First of all, it has caused many contradictions in our relations with the international community and has escalated the rhetoric toward [FYR]Macedonia’s friends in Brussels and Washington and their representatives in the country.  The Revival has raised tensions among Albanians to the boiling point.  Today, they do not trust the prime minister or the institutions of the state and this trend, which is emerging after years of investment in building the minimum of trust of Albanians in the state of [FYR]Macedonia, is really discouraging.  The Revival has managed to divide the [FYR]Macedonians, too, into ancient and Slavic [FYR]Macedonians (these are, in essence, the three main messages that the four most relevant international factors, United States, EU, NATO, and OSCE, handed in writing to the [FYR]Macedonian Government).
If we think in historical and civilizational terms then we have to conclude that the Revival as a political doctrine has not only pushed [FYR]Macedonia but also risks keeping it for a long time away from European and Euro-Atlantic integration.  Integration represents a process of modernization of the country, but modernization is a more recent stage of the European civilization and follows European civilization.  The question is how we can expect [FYR]Macedonia to catch up with modernization trends if the state still lives in the era of revival and revival is, in essence, national-romantic, mythological, emotive, irrational, and not very realistic.  All these arguments lead to only one conclusion: the Revival has to be replaced as soon as possible by Europeanization!  After four years of adventures and experiments with the system, with interethnic relations, with religion, with economy, and with social issues, this is the moment that requires from the VMRO-DPMNE reflection, reevaluation, and orientation (not to say return) of the country’s policies in the right direction.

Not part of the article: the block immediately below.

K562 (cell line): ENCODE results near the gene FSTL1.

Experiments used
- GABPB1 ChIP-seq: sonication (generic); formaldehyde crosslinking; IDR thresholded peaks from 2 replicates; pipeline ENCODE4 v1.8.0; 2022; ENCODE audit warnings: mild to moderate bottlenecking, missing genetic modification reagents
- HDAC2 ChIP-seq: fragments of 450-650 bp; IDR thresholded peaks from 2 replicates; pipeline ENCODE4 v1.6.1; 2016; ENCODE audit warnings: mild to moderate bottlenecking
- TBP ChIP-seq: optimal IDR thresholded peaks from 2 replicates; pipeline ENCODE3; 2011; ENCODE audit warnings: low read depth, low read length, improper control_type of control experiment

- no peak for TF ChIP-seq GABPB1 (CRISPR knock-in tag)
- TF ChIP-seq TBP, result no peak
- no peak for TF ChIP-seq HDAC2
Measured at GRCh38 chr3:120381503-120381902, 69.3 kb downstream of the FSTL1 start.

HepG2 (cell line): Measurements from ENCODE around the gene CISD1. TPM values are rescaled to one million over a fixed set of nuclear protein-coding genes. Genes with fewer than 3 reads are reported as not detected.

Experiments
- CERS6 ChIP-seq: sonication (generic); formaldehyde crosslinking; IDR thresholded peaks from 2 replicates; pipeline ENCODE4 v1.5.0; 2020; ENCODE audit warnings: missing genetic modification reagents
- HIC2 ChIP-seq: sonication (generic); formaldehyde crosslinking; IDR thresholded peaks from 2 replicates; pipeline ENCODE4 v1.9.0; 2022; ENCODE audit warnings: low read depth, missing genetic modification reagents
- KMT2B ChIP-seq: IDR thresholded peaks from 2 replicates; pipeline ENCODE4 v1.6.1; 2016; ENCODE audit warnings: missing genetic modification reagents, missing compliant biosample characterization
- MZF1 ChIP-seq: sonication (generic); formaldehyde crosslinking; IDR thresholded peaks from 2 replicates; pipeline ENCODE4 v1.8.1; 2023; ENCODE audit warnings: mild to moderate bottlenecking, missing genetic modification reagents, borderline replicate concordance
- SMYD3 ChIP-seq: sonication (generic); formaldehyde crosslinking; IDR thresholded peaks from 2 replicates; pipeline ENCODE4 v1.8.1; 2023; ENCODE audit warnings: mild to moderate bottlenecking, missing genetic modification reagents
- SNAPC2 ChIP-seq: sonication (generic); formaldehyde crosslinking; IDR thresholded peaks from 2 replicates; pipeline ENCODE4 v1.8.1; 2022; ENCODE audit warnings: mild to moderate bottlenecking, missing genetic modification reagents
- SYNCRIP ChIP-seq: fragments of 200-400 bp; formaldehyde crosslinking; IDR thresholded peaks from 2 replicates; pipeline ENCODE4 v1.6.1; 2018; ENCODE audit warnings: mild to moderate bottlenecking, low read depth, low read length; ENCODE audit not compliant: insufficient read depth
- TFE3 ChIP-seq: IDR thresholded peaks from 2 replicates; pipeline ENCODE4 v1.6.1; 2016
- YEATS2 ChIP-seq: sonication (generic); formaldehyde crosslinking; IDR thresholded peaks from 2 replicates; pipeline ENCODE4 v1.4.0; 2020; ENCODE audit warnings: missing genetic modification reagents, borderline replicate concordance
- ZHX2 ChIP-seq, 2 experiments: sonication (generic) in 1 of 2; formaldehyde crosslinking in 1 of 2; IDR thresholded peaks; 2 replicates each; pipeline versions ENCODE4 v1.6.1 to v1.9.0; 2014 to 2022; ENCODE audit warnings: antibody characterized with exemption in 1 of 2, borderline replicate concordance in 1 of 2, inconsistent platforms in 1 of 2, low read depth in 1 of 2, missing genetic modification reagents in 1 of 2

In Europe today, nationalism is considered “a substitute for lost dreams.”  It, theoreticians say, has lost its original state-building and economy-building purpose and, therefore, [FYR]Macedonia should abandon such policies as soon as possible and should return to Europeanization as an imperative for the country.  Ethnocentric nationalism that glorifies only the nation, language, and religion of ethnic [FYR]Macedonians is posing a serious challenge the logic upon which our country has been built: this ethnocentric nationalism is polarizing communities and, consequently, it risks rekindling Albanian nationalist sentiments in return.  At a time when [FYR]Macedonia needs intra-ethnic unity more than ever, as a basis for a compromise with Greece, the policy of dividing people into patriots and traitors should be abandoned as soon as possible.  The consequences of these divisive policies and of opening unnecessary fronts could be hard to bear.  Therefore, these are the moments when statesmen should demonstrate as much trust in the state and the people as they have in their personal abilities.  Leadership is not a luxury, but responsibility that has to be accepted.  The alternative would be a world of chaos and we do not need that.

The prefix [FYR] is used solely by the blog and not by the original source